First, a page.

Scientists at the University of Waterloo have devised a new radar system that can wirelessly monitor the vital signs of patients, eliminating the need to hook them up to any machines.
Equipped in a small device, this technology could potentially record heart and breathing rates via sensitive radar waves. Scientists analyzed these radar waves using advanced algorithms embedded in an onboard digital signal processing unit.
Scientists used a frequency modulated continuous wave (FMCW) radar operating at 77 GHz in a bedroom environment to extract the respiration and heart rates of a patient who is used to lying down on the bed. The system, which collects and analyzes data from radar waves that are reflected back to the unit from the bodies of patients, achieved results over 90 percent as accurate as standard hard-wired equipment.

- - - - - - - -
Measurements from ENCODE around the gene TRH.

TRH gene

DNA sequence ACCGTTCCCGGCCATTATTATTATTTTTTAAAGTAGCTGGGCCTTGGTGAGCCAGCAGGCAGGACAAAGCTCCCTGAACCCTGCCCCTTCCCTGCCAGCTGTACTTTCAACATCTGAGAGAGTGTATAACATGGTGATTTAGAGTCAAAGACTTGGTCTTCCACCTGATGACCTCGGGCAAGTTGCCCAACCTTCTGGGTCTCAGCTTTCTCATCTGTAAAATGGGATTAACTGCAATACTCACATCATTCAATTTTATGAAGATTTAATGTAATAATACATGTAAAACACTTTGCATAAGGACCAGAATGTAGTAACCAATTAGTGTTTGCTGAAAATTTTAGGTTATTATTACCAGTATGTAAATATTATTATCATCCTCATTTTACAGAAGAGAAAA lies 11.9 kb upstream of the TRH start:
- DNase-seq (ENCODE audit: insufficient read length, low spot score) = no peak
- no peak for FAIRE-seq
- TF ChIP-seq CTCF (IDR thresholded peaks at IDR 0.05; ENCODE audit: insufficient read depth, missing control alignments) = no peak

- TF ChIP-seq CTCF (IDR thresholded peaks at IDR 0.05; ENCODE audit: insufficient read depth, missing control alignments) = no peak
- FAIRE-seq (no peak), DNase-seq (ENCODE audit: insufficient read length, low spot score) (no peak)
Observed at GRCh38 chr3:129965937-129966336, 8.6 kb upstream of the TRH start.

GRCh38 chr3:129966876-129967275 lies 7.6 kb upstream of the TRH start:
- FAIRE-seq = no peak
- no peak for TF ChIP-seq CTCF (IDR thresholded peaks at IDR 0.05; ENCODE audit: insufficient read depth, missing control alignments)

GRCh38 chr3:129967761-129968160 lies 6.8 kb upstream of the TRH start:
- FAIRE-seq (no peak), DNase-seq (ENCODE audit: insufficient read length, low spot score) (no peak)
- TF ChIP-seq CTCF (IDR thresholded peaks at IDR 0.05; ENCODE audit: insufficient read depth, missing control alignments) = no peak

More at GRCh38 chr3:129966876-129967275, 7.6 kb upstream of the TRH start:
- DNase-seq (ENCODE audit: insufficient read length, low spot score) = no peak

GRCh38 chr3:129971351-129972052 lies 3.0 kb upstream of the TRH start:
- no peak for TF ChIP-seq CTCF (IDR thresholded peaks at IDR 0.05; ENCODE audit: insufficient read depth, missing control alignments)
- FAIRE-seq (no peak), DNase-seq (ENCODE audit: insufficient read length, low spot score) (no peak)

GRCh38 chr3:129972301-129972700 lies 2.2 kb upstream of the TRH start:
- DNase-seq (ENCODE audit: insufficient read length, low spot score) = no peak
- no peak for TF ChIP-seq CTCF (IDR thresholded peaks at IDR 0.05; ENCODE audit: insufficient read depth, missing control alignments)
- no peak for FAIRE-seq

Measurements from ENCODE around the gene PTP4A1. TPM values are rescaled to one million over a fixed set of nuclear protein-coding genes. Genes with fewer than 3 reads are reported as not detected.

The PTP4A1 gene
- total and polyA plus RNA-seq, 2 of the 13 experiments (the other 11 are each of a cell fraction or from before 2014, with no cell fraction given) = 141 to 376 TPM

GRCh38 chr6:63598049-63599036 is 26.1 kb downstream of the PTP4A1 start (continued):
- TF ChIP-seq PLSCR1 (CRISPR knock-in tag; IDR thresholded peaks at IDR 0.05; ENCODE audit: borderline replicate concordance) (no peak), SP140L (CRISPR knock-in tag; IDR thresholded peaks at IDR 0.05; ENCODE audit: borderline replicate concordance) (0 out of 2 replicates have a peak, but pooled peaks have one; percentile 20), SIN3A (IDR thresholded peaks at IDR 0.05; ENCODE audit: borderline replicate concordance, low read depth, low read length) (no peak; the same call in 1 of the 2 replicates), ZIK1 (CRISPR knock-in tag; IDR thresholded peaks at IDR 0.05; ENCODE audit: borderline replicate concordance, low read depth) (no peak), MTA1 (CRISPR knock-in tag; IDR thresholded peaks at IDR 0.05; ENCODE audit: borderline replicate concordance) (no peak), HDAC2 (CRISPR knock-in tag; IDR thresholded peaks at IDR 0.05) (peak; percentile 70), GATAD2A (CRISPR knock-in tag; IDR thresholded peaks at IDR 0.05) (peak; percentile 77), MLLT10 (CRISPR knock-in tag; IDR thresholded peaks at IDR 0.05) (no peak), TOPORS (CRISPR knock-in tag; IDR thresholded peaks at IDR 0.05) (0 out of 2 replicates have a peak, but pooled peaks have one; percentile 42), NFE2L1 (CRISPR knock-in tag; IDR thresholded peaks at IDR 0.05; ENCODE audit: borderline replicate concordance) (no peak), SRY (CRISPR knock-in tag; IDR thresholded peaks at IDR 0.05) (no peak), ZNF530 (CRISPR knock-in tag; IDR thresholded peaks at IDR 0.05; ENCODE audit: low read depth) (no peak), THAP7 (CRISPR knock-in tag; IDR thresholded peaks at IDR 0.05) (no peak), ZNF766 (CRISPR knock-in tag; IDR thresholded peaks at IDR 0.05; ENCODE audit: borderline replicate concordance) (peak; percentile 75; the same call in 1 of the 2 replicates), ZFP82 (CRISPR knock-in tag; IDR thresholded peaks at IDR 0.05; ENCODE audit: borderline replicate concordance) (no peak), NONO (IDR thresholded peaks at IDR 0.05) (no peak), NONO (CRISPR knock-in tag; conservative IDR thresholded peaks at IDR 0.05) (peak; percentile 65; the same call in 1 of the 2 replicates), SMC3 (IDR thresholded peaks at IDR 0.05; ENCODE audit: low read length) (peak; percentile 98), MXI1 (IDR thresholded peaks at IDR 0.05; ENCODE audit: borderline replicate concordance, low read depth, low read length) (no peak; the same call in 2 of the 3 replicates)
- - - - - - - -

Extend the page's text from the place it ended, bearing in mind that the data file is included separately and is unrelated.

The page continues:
George Shaker, an engineering professor at Waterloo, said, “We take the whole complex process and make it completely wireless. And instead of a clinic, it could be done in the comfort of your own bed and run daily for continuous monitoring.”
“This is the first time radar has been used for heart sensing with this degree of accuracy and in such an uncontrolled environment,” said Mostafa Alizadeh. our subjects slept unobstructed, in any position, for up to eight hours.
The benefit of using this technology includes privacy since no cameras are used, much-improved comfort and potential use in homes rather than special sleep clinics.
Shaker said, “With traditional systems involving wires and appointments booked weeks in advance, you can’t sleep as you normally do in your own bed at home, making a common sleep study an unpleasant experience.”
In addition to sleep apnea, which involves breathing that repeatedly stops and starts, the system can monitor conditions such as periodic limb movement disorder, restless leg syndrome, and seizures.